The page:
Snapshot of the 1800s re-enacted on North Side
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On a picture-perfect evening, 50 East Alleghenians and special guests turned out to honor the history and future of a building, its people and a horse.
Photographer Joe Renckly, a North Sider himself, set his tripod in the street at Suismon and Middle. Cars edged by, drivers ogling the gathering that included children in an open window, its frame fresh with yellow paint.Andy Starnes, Post-Gazette
Joe Renckly directs a photograph of a former blacksmith shop at Suismon and Middle streets on the North Side. It is now renovated and planned for commercial studio space.
Andy Starnes, Post-Gazette
The photo is a re-enactment of a late 1800s photo of the original shop, shown below by Sally Flynn, great-granddaughter of the original owner.
Click photo for larger image.
In the crowd was Sally Flynn. The building was her great-grandfather's blacksmith shop. John Schmittdiel made horseshoes there in the 1860s and '70s.
Bob Baumbach and Jen Saffron bought it in 2003. They stood in the crowd beside Duke, a winsome palomino who lifted his head as a breeze blew his hair from his eyes at the moment Mr. Renckly called out, "Beautiful!" and froze the moment for posterity.
An undated, dingy photo from the late 1800s shows an assembly of similar size, smokestacks in the background. The men wear somber working faces and hats. A light-colored horse stands without fanfare in the background.
Mr. Schmittdiel made horseshoes for clients throughout what was then Allegheny City. One client was the Eberhardt & Ober Brewing Co., now the Pennsylvania Brewing Co., in Troy Hill.
"We found an invoice from 1884," said Mr. Baumbach. "It was a quarterly bill to the brewery for $78 for 140 shoes."
He and his wife live in the neighborhood in a house they renovated. They have renovated the blacksmith building as commercial studio space and traced its origin to 1867.
When they began its renovation, Randy Strothman, who lives nearby, approached them with a copy of the photo and said, "Wouldn't it be cool to replicate this?"
Bette McDevitt, a writer from the neighborhood, found a copy of the photo as she was researching a story about the building's history for the winter issue of Western Pennsylvania History magazine. The photo bore the name of a Grace Flynn of Bellevue, and she found Sally Flynn in the phone book.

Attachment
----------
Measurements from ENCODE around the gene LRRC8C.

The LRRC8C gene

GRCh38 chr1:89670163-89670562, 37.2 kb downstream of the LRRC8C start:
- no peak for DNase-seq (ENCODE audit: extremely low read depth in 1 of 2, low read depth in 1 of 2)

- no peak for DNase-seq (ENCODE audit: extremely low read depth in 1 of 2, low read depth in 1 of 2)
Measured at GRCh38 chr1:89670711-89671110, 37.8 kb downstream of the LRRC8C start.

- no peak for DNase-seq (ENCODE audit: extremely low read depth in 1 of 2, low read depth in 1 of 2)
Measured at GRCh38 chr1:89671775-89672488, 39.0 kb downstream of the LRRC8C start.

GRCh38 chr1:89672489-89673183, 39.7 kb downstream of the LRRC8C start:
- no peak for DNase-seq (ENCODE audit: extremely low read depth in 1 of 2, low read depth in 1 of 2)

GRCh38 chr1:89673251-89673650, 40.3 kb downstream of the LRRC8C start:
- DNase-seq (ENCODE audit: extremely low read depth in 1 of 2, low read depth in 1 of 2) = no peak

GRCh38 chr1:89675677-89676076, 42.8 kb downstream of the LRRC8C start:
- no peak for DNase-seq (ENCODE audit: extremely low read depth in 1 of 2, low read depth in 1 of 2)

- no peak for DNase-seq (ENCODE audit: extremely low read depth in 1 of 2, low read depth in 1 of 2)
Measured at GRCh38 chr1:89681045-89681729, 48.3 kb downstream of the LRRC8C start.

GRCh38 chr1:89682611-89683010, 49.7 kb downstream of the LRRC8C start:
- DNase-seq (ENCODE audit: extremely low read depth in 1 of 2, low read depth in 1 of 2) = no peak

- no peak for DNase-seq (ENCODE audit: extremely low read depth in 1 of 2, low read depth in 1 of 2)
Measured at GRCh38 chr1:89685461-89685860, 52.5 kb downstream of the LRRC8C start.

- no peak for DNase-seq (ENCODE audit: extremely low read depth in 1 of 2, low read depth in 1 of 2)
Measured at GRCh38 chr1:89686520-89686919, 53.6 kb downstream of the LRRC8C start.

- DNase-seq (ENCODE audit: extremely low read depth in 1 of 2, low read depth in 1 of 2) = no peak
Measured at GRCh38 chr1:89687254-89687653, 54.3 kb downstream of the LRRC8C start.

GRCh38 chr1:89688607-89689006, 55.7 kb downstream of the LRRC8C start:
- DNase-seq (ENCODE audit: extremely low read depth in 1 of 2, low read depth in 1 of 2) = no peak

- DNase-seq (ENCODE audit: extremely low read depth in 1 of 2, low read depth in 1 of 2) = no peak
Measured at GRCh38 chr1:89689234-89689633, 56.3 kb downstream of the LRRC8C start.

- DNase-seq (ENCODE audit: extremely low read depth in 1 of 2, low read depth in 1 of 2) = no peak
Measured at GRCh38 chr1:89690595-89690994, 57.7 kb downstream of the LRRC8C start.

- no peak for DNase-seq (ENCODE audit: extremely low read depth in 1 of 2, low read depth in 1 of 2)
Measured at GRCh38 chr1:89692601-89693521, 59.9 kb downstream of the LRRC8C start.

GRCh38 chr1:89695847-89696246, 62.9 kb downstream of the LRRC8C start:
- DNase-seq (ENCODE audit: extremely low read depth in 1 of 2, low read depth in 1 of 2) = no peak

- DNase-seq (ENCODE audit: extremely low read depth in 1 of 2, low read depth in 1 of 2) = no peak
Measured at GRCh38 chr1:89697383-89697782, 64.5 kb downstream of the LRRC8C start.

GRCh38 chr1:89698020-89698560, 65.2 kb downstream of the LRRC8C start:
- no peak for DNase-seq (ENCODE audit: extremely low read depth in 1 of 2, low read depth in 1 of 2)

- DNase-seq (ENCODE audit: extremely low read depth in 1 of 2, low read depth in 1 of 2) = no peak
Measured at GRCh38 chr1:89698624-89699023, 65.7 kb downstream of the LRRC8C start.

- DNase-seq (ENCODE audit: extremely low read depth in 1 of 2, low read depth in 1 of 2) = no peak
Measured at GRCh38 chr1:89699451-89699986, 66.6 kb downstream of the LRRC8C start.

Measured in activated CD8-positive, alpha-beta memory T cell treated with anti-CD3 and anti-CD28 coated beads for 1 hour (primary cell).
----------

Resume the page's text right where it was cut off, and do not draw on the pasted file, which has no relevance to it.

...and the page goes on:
"I told Bob and Jen we needed a modern picture in front of the place," she said. "They liked the idea" and expanded it to be a community event and the building's grand reopening.
Ms. McDevitt found Duke through the Western Pennsylvania Humane Society. He was rescued in 2004 from a mud hole in Penn Hills. So used to drinking from his own hoof puddles, it took a while for him to appreciate fresh water, said Randy Cinski of the 6-year-old horse. She and her 15-year-old daughter, Spencer Turnblacer, have rehabilitated him at their farm in Valencia. "When we first got him, you couldn't go in the barn with him." On the street Tuesday, residents gathered to pat his ribs.
A horse attracted no special attention in the 19th century, when East Allegheny was a one-stop shop for horseshoes, tack, grain and carriages. Several years ago, bottle diggers in Mr. Strothman's back yard discovered four horse heads in the well of an old outhouse.
Grisly, too, was the fate of Mr. Schmittdiel. He was murdered sometime in the 1880s. His body was found in the Allegheny River.
"As far as we can tell, the case was never solved," said Ms. Flynn, who brought her nephew and his wife to the event. "I remember my grandmother talking about him. His wife was Sophia, they had eight children and they lived in that house," she said, of a residence beside the shop.
"I feel a connection to it," she said. "But I didn't know it was still here until Bette called." Gazing at the freshly pointed and cleaned building with tall windows reflecting sunset, she said, "My grandmother. Gosh. How she would feel to know it was still here."
First Published September 25, 2006 12:00 am